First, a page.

Circulation 118,032 • Volume 29, No. 3 • February 2015   Issue PDF

Esophageal Injury During Radiofrequency Catheter Ablation for Atrial Fibrillation: Can It Be Prevented?

Sam Moore, CRNA; Steven Greenberg, MD, FCCP; Jose Nazari, MD

A Dear Q&A,

What are the patient safety and anesthesia practice implications of actively cooling the esophagus during atrial fibrillation ablations under general anesthesia?”

Sam Moore, CRNA

A Dear Dr. Moore,

Thank you for your inquiry. There are several potential unproven preventative measures to reduce the risk of esophageal injury. None of the present modalities are substantiated by a significant amount of quality evidence. Here is some general information regarding this important topic.

Atrial fibrillation (AF) is the most common arrhythmia affecting patients around the world today.1 There is a 9% prevalence among those greater than 80 years old.2 Treatment modalities such as Radiofrequency Catheter Ablation (RCA) have become a conventional and successful way to manage symptomatic patients with drug-resistant paroxysmal and refractory AF.3 One worldwide survey reported that over 20,000 AF catheter ablation procedures were performed between 2003-2006.4 The effectiveness rate of this procedure has been reported at 60-90%.5 AF catheter ablation creates lesions around the pulmonary vein ostia to isolate and subsequently eliminate AF triggers. Extensive RF ablation of the posterior aspect of the pulmonary ostia and left atrium may result in damage to nearby structures such as the esophagus. Significant thermal injury can lead to the relatively common phenomenon of esophageal ulceration (6-26%) or the rare event known as atrioesophageal fistula (0.015%-0.04%).6 The latter complication typically results in a greater than 75% mortality rate.6 Several reports suggests that the incidence of esophageal injury is higher in patients undergoing procedures with general anesthesia vs. monitored anesthesia care secondary to higher temperatures achieved with general anesthesia.7 The following review will discuss the controversies surrounding the strategies that seek to reduce these unwanted complications.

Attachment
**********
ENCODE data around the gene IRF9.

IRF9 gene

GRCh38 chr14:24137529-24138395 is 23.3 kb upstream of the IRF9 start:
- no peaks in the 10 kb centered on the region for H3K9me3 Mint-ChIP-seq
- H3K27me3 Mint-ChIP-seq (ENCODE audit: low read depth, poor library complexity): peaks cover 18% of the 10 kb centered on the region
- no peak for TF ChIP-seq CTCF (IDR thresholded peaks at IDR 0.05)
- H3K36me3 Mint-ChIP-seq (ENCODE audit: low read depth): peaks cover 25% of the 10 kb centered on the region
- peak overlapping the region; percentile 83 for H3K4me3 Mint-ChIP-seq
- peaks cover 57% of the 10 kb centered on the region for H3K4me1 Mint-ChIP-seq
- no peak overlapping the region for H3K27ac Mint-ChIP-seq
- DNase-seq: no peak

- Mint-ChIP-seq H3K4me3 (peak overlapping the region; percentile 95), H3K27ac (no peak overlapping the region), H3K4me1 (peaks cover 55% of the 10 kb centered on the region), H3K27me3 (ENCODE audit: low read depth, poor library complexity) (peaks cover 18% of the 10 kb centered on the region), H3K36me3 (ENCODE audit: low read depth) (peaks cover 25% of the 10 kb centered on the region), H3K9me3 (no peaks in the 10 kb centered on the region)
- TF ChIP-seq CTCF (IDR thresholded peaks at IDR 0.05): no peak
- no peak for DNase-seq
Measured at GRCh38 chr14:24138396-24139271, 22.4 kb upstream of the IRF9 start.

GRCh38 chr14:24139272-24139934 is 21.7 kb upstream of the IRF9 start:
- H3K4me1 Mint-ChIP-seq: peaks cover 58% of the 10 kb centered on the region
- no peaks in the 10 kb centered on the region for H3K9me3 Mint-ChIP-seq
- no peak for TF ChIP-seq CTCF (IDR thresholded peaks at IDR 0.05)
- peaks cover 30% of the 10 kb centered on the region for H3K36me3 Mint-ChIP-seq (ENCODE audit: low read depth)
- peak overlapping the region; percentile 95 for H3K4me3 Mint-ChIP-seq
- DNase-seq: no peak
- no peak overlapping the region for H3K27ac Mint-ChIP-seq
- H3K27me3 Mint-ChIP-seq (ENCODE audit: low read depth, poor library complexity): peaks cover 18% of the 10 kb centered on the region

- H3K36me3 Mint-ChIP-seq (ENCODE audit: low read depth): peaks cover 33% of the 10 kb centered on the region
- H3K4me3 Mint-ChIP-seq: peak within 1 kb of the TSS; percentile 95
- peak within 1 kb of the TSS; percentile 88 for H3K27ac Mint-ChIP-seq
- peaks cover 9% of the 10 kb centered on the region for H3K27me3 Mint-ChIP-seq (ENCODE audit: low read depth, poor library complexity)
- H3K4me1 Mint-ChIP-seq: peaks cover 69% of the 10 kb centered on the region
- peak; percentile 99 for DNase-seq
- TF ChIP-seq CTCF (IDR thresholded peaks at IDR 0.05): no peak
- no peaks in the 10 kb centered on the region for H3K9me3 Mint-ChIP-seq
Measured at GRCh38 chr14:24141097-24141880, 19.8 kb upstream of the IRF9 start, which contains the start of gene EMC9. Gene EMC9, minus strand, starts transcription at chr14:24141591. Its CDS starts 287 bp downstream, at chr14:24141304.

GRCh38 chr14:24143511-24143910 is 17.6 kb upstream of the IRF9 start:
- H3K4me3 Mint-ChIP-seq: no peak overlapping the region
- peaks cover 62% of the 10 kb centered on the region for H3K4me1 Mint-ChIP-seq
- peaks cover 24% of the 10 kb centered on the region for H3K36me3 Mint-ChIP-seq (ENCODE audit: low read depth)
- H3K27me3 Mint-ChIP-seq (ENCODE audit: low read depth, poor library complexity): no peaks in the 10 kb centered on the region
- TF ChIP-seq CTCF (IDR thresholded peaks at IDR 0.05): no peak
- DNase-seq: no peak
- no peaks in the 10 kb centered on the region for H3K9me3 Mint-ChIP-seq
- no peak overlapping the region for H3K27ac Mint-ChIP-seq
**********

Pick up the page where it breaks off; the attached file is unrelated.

Several untested measures may potentially reduce the risk of esophageal injury. None of the present modalities are substantiated by a robust amount of quality evidence. Pre-procedure assessment of the esophageal position in relation to the left atrium by CT/MRI scanning may be helpful to identify those patients at higher risk for esophageal injury (e.g., the closer these structures are to one another the higher the risk of injury).6 The following potentially preventative methods can be instituted during catheter ablation: limiting energy delivery on the posterior wall of the left atrium (LA), luminal esophageal temperature (LET) monitoring, mechanical deflection of the esophagus during catheter ablation, and esophageal cooling/insulating techniques.1-6

The most widely utilized clinical strategy to reduce esophageal injury during AF ablation is limiting the amount of power and duration of RF along the posterior LA wall.1 Tilz et al. demonstrated that 100% of his subjects developed esophageal mucosal injury with 30W, while only 1 subject had an injury in the 20W group.8 Specialized catheters and other tools to aid cardiologists in directly visualizing the posterior LA wall during ablation may reduce this unwanted complication.7

Photographs of esophageal ulcerations resulting from ablation procedures without luminal esophageal temperature monitoring in 4 separate patients.

Patient A B
Location of ulcer 30cm from incisors 17-23cm from incisors
Lesion description Linear superficial ulcer with white exudates Linear ulcer

Patient C D
Location of ulcer 35cm from incisors 30cm from incisors